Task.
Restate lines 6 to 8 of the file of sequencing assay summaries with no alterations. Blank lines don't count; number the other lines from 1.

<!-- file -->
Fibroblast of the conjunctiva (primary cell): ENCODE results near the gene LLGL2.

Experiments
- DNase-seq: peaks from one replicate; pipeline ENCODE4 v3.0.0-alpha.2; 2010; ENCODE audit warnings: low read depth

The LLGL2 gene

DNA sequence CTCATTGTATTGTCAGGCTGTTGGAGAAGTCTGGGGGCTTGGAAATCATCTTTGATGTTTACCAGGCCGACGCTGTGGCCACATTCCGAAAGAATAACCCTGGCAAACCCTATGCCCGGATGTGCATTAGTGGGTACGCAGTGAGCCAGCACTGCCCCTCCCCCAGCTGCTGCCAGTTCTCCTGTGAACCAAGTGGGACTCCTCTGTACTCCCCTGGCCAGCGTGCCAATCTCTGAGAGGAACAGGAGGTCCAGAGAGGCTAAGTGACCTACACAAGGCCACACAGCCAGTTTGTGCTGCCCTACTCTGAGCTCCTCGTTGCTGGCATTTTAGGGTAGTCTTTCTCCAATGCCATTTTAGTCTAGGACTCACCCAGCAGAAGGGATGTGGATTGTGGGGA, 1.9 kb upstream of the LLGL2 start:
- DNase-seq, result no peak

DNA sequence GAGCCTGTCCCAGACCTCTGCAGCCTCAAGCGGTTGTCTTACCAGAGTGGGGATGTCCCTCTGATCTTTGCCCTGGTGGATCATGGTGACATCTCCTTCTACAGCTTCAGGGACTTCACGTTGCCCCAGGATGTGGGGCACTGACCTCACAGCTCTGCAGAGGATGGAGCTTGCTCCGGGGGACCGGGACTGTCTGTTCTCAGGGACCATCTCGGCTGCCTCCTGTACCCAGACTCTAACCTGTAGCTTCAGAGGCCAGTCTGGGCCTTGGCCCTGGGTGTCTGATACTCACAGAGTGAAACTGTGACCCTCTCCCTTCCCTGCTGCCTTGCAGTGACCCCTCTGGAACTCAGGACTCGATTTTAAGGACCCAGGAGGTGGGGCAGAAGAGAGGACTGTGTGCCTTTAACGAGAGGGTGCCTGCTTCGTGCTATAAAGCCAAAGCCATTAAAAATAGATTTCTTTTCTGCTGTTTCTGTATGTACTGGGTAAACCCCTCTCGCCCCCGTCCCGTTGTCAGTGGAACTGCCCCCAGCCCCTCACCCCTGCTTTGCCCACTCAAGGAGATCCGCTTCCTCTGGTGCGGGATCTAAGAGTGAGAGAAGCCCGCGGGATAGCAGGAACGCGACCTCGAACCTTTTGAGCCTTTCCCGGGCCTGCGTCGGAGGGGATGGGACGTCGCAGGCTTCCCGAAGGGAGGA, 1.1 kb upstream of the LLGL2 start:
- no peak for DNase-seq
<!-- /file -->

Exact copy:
- DNase-seq, result no peak

DNA sequence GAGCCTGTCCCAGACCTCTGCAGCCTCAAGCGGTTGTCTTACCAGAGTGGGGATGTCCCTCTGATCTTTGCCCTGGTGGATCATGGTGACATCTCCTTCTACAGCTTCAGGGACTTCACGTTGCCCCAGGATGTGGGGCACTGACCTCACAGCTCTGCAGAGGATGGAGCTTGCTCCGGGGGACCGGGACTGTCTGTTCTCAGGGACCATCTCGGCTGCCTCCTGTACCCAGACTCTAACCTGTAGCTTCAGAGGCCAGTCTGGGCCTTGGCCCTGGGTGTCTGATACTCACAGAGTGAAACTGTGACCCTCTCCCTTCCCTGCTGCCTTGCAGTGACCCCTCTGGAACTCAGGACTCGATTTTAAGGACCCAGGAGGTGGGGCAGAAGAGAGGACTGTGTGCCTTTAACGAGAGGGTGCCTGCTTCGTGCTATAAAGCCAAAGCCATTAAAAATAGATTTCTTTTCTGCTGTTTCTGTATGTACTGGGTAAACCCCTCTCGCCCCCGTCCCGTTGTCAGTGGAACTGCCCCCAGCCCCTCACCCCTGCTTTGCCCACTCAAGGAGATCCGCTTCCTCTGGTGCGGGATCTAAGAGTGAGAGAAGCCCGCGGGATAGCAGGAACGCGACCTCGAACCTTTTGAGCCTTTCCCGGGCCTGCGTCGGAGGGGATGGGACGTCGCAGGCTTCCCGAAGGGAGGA, 1.1 kb upstream of the LLGL2 start:
- no peak for DNase-seq